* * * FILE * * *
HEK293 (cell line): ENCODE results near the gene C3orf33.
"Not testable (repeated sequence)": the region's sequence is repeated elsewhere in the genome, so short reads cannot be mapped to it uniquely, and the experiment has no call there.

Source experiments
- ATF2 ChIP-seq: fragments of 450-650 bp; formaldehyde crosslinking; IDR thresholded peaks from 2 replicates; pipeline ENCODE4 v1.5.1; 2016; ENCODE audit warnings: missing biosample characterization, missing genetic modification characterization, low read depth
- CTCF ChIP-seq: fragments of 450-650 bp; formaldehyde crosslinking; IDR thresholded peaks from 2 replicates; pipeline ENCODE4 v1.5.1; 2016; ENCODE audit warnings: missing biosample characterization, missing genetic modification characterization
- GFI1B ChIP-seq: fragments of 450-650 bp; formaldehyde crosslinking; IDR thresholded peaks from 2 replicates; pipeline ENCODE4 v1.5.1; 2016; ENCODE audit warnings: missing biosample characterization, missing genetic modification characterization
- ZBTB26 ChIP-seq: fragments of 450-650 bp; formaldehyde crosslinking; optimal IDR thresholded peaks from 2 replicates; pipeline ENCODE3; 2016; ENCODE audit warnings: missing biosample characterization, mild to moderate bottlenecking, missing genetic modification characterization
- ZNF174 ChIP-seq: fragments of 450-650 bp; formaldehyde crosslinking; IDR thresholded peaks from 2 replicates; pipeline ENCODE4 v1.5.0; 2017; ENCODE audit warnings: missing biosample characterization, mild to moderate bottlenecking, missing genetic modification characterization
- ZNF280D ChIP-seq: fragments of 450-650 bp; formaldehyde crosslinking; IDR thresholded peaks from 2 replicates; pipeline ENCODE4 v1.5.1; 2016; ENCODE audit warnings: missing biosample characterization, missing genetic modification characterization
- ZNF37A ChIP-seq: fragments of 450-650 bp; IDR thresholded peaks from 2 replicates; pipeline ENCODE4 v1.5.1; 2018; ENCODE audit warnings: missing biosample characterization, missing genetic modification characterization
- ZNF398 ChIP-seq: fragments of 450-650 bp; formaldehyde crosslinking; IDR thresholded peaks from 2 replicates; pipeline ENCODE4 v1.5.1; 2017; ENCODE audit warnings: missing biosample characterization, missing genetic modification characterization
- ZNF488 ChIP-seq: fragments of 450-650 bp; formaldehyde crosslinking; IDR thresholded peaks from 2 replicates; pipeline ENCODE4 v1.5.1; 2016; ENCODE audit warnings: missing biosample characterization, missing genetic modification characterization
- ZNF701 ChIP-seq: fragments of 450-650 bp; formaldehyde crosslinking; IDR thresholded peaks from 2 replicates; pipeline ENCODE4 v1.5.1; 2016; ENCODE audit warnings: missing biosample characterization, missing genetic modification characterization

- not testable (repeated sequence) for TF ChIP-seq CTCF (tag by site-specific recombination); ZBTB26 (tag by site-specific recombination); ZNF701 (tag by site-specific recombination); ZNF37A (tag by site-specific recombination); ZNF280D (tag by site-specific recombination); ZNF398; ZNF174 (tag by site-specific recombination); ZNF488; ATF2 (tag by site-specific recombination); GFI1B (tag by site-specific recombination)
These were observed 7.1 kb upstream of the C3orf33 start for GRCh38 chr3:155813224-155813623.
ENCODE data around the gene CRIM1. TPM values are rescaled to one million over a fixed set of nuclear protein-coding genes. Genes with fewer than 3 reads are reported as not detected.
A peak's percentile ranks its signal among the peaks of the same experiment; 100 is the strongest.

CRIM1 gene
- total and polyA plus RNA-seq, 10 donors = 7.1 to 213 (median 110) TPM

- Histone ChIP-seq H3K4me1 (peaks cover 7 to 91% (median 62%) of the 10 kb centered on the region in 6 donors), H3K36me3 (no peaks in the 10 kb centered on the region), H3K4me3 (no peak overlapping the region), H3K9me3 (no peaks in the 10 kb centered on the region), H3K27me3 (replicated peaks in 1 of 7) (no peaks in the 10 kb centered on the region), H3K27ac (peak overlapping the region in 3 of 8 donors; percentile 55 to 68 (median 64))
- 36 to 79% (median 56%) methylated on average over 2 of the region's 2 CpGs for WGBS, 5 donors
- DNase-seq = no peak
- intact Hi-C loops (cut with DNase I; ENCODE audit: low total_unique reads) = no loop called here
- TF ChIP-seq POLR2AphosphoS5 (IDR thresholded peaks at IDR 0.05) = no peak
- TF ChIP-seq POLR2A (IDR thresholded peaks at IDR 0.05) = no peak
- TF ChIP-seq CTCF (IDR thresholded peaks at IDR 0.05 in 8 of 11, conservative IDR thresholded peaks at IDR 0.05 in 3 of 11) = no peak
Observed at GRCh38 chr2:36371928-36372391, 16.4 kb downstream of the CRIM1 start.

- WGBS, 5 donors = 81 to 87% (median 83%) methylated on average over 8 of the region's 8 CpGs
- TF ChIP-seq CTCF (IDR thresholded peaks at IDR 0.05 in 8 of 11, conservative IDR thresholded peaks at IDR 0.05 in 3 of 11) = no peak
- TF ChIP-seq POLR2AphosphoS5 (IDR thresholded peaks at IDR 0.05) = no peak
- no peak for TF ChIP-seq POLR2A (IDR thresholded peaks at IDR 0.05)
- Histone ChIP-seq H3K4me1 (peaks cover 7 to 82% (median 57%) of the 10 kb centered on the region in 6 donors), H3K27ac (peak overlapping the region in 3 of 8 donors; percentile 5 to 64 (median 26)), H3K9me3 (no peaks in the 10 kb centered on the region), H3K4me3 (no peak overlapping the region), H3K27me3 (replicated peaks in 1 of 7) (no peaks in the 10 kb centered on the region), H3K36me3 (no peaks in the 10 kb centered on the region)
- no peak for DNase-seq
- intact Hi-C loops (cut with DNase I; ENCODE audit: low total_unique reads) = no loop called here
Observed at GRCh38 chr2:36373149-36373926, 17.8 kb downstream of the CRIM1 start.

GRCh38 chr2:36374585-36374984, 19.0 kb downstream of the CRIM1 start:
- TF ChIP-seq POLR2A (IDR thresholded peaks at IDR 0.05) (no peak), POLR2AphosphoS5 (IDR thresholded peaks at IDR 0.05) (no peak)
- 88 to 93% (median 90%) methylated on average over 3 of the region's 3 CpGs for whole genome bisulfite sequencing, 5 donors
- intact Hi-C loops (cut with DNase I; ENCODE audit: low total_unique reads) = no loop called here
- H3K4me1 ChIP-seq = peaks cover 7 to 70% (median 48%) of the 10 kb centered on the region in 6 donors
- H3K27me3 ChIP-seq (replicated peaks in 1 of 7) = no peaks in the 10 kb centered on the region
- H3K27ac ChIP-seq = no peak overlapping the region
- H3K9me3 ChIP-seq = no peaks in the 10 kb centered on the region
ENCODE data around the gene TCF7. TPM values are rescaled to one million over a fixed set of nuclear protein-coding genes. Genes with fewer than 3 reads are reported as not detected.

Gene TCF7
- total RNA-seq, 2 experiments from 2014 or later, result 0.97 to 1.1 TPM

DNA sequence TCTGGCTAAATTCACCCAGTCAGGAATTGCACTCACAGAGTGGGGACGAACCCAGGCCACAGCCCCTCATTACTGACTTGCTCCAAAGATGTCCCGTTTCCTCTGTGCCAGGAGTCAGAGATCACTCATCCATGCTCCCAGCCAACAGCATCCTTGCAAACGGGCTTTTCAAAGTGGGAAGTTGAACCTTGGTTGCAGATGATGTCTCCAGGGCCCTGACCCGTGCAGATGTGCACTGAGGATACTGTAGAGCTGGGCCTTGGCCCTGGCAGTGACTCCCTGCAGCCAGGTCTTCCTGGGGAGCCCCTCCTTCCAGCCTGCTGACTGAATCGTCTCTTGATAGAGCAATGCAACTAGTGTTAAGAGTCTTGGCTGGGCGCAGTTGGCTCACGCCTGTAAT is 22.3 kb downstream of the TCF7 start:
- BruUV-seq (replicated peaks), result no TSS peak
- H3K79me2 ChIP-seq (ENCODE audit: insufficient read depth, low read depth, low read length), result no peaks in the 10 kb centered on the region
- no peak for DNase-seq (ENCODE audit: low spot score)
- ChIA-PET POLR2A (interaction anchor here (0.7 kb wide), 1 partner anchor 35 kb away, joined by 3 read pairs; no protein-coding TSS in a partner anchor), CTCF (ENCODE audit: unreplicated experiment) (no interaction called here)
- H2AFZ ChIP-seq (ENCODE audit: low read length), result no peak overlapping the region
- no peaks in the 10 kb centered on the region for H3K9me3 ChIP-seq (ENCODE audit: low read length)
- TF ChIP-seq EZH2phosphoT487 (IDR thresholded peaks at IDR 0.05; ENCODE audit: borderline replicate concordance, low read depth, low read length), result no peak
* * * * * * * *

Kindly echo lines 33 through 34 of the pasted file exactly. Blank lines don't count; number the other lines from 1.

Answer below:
- no peak for DNase-seq
- intact Hi-C loops (cut with DNase I; ENCODE audit: low total_unique reads) = no loop called here